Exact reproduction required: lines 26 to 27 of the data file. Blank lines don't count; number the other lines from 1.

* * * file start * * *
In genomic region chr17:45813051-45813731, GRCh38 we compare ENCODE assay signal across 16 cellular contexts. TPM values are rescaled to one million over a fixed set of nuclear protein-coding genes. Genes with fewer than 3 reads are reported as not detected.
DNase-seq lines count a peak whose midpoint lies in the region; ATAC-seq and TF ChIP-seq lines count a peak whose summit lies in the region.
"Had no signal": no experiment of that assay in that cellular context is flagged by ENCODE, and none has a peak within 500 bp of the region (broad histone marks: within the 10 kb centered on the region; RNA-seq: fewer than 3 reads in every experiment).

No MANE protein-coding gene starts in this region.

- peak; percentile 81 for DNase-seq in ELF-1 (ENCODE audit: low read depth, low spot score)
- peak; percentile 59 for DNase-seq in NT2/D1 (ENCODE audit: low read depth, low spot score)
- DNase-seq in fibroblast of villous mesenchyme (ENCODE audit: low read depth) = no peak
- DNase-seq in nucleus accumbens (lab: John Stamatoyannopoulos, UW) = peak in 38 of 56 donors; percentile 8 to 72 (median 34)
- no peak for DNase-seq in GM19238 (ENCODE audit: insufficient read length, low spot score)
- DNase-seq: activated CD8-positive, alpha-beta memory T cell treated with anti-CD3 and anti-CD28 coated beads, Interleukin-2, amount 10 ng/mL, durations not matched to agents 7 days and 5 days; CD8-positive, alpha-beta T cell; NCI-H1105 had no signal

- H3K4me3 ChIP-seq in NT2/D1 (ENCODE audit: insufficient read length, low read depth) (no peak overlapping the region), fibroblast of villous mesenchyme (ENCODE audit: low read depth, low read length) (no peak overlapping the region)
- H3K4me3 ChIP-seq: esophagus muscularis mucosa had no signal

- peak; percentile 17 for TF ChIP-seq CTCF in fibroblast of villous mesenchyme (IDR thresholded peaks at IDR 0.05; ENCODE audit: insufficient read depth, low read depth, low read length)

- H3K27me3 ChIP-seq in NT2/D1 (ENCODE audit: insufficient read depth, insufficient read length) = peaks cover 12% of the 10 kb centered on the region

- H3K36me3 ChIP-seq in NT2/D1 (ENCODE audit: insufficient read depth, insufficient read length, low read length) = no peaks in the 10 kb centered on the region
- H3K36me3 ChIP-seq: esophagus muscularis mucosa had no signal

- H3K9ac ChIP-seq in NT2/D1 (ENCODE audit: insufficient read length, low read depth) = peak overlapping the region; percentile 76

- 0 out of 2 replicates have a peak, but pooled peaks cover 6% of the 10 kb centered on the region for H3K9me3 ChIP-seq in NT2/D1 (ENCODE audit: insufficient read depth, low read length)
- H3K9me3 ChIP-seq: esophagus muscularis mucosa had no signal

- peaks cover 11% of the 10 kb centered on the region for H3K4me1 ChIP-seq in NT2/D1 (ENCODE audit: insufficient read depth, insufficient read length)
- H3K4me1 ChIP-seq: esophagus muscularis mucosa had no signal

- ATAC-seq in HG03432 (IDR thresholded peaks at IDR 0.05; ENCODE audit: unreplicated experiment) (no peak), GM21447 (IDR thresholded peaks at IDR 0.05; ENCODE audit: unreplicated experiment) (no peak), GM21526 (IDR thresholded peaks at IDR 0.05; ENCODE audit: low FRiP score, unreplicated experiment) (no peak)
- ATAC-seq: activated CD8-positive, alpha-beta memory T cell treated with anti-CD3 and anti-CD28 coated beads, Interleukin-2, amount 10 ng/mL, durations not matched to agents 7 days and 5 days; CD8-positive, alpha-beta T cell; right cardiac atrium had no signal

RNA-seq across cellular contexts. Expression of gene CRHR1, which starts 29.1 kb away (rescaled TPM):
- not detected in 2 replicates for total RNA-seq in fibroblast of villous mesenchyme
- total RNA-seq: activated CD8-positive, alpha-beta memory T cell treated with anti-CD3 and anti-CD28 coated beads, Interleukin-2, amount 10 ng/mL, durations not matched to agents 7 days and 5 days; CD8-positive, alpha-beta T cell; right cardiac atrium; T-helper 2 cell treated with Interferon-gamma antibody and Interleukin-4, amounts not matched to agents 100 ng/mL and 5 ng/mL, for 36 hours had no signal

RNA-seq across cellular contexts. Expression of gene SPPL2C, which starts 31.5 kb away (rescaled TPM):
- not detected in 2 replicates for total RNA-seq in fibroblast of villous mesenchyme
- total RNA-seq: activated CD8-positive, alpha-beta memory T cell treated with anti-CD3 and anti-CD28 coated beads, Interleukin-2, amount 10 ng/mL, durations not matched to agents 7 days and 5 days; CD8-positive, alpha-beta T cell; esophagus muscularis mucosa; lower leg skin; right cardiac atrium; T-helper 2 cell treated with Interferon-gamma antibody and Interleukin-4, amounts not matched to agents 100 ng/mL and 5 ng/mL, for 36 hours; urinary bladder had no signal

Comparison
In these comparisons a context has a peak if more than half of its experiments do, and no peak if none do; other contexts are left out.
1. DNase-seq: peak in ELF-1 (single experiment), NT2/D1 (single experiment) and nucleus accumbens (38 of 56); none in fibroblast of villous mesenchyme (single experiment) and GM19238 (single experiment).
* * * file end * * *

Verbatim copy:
- total RNA-seq: activated CD8-positive, alpha-beta memory T cell treated with anti-CD3 and anti-CD28 coated beads, Interleukin-2, amount 10 ng/mL, durations not matched to agents 7 days and 5 days; CD8-positive, alpha-beta T cell; right cardiac atrium; T-helper 2 cell treated with Interferon-gamma antibody and Interleukin-4, amounts not matched to agents 100 ng/mL and 5 ng/mL, for 36 hours had no signal

RNA-seq across cellular contexts. Expression of gene SPPL2C, which starts 31.5 kb away (rescaled TPM):